Friday, August 27, 2010

Is Social Media No Longer a Conversation?

Mitch Joel, in his blog "Six Pixels of Separation" talks about the end of conversation in social media. Before some of us Baby Boomers have even caught on to the power or potential or possiblities around social media, the communication has already changed. In Joel's view, and I tend to agree, there is no longer actual conversation in social media, but simply feedback.

As I read the blog I could not help but relate it to what happens in an organization when the culture is less than trusting. In a less than trusting culture, few people feel comfortable standing in a place of not knowing or in a place of curiosity. They don't ask big, wide open questions....they ask safe, less risk taking questions. They are less vulnerable, they are less apt to let on that they are beginners. Couple this with intense workloads and reduced resources and you have little time for honest, open, big, wide, juicy, exploratory conversation.

I wonder if that is true now on the web and in social media as well? Because everything we say or respond to or dialogue around can be found and reported and re-read, re-tweeted, re-published, have we lost trust and the ability to engage in authentic dialogue?

Did we ever have big, wide, open, honest, exploratory conversation online?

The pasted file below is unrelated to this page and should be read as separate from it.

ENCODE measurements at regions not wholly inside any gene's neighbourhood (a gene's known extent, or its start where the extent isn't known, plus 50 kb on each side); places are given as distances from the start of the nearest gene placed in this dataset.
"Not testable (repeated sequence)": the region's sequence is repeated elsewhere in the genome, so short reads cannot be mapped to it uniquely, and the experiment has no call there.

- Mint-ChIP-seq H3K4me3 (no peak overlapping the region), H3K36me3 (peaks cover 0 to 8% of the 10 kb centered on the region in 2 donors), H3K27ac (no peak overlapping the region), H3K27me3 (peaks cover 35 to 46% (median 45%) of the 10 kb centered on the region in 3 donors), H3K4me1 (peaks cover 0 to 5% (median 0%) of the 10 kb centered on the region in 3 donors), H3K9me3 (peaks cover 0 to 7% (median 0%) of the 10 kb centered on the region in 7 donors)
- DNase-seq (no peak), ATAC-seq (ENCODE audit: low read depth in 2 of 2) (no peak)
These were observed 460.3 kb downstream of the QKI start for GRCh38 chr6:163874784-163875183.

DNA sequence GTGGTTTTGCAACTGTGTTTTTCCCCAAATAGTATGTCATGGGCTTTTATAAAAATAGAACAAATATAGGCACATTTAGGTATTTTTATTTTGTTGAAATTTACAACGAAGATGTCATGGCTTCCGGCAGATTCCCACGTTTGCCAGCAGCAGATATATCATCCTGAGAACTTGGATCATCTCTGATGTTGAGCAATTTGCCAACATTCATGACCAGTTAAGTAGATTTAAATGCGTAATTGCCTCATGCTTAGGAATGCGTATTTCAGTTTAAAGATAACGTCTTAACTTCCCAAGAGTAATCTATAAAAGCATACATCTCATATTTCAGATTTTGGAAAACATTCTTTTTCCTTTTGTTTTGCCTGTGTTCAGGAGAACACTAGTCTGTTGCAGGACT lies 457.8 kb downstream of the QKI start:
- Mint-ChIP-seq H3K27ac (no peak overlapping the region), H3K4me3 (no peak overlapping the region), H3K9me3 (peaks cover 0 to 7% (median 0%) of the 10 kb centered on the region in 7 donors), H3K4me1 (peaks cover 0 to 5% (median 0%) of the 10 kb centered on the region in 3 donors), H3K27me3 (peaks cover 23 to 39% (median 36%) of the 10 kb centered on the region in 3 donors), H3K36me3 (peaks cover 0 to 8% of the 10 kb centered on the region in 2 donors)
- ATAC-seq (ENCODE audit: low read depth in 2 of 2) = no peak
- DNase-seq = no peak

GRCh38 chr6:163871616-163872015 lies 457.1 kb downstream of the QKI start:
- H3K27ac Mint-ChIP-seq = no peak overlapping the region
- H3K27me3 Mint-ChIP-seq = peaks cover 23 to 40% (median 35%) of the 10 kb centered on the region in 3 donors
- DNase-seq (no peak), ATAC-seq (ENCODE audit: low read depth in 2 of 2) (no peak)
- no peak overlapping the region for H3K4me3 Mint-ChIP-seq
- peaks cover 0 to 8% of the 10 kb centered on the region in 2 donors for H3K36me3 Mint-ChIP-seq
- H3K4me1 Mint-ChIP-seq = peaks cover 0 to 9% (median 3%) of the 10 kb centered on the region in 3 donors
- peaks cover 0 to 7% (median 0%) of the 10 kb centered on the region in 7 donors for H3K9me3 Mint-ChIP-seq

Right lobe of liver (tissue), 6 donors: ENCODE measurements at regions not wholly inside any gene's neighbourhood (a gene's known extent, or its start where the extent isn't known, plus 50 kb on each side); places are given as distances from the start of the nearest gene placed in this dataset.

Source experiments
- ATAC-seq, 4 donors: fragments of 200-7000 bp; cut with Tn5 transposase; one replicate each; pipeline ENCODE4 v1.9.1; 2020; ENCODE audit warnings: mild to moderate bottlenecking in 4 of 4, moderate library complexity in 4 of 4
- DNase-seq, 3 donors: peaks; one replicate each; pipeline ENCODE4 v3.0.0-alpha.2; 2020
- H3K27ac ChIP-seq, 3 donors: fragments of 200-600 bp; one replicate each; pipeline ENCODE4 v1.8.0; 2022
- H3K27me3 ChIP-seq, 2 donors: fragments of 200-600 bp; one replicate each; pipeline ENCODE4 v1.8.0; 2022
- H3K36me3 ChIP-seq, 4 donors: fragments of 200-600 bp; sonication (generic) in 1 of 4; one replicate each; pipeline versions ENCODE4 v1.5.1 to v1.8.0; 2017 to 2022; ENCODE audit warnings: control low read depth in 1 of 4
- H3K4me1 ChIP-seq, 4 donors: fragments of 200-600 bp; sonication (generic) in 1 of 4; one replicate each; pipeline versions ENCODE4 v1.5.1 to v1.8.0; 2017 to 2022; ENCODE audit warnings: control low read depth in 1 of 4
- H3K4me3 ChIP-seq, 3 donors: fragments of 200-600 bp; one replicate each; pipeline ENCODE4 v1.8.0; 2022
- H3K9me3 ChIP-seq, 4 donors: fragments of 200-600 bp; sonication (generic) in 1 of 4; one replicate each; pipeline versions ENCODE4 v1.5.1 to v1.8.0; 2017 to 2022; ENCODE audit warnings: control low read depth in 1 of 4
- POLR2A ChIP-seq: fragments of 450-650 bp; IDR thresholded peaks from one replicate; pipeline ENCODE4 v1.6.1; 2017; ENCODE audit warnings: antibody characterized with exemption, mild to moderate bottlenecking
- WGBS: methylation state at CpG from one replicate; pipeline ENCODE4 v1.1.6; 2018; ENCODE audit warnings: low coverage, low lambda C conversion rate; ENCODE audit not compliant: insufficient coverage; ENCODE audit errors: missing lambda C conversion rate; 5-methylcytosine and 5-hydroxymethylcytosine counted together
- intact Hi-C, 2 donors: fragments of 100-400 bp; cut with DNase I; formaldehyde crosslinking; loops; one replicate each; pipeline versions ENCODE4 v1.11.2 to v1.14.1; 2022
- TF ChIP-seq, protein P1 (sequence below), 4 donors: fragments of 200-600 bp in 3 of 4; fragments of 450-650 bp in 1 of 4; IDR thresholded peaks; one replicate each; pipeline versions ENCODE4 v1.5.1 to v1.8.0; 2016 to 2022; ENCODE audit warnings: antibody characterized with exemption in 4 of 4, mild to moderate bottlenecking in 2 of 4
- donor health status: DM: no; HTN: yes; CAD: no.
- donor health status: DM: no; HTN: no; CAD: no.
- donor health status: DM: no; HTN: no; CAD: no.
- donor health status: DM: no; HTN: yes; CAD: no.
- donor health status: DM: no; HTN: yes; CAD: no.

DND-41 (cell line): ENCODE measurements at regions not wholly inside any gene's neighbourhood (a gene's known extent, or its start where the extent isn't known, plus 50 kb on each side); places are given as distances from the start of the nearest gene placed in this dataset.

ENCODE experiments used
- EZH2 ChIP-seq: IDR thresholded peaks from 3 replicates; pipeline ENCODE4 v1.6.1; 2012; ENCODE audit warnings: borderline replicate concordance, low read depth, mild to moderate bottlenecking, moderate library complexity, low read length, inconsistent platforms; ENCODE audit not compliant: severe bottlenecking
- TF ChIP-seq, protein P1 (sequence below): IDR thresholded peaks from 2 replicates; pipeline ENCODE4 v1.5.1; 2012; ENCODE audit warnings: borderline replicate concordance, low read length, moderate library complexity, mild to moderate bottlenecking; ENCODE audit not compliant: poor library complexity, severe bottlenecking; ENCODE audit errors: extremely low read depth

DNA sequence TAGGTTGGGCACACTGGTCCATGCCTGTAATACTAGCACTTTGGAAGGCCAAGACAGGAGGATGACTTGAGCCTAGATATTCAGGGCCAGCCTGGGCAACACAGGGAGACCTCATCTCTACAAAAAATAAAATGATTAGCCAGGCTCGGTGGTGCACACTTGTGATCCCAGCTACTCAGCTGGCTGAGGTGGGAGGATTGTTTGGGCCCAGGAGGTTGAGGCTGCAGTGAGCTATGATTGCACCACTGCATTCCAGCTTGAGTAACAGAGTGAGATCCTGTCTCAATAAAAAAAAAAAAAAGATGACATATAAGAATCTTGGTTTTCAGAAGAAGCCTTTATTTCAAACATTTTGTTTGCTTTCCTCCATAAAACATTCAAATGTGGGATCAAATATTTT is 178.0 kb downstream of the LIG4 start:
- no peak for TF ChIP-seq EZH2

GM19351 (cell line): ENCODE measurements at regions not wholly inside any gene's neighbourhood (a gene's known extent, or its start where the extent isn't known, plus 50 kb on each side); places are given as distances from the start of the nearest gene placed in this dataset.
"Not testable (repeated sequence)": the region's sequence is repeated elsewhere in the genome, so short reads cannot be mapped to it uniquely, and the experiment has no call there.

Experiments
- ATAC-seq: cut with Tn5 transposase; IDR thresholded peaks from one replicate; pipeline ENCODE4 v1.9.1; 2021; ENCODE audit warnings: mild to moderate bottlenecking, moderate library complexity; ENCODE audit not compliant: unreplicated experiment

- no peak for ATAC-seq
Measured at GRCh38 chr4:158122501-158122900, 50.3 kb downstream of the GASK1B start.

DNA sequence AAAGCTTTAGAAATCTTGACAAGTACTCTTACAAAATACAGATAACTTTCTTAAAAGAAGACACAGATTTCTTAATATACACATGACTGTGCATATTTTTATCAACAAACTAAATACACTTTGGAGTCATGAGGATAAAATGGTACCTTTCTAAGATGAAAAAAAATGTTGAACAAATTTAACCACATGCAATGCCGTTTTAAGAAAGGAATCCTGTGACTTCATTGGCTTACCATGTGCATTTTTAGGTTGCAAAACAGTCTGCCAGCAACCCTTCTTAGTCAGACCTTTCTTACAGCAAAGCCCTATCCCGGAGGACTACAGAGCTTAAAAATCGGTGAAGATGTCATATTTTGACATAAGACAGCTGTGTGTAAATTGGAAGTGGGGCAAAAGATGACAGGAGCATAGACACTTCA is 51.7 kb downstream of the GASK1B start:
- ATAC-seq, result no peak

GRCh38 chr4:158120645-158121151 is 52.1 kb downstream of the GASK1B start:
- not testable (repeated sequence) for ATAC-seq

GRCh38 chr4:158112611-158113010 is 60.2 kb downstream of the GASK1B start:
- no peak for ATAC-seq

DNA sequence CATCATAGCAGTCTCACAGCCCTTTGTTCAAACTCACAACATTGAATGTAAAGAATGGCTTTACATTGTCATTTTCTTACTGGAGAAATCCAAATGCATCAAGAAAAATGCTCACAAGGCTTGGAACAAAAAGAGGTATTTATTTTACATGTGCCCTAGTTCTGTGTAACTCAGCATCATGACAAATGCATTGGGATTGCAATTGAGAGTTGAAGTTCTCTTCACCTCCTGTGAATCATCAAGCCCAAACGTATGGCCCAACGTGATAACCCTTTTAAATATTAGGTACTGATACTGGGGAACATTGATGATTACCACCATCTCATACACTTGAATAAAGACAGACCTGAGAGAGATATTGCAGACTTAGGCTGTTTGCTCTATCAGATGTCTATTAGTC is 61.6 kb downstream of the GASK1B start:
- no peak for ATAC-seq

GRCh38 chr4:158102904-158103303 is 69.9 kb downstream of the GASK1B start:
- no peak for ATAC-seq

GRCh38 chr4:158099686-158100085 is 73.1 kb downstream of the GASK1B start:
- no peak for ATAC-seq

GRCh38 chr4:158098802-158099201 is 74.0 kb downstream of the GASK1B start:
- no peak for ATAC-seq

If not, we should have...the web and social media allowed us to reach out and connect to minds and views and experiences we could not have reached in this lifetime. What a great time to really, deeply, mine and explore and learn.

Perhaps Mitch is right. Perhaps blogs are now simply a place to publish with a bit of feedback, but only one way feedback, and tweeting is simply too constrained for real conversation. Which leads me to wonder if we have missed a rare and beautiful opportunity to delve into some of the deeper questions with those you would have never had the opportunity to meet through other means, to ponder the mysteries of life, to dialoge around why things are the way things are and how we might shift them for the better. I wonder what you think, what your questions are and what the dialogue, the conversation would be around it.

No comments: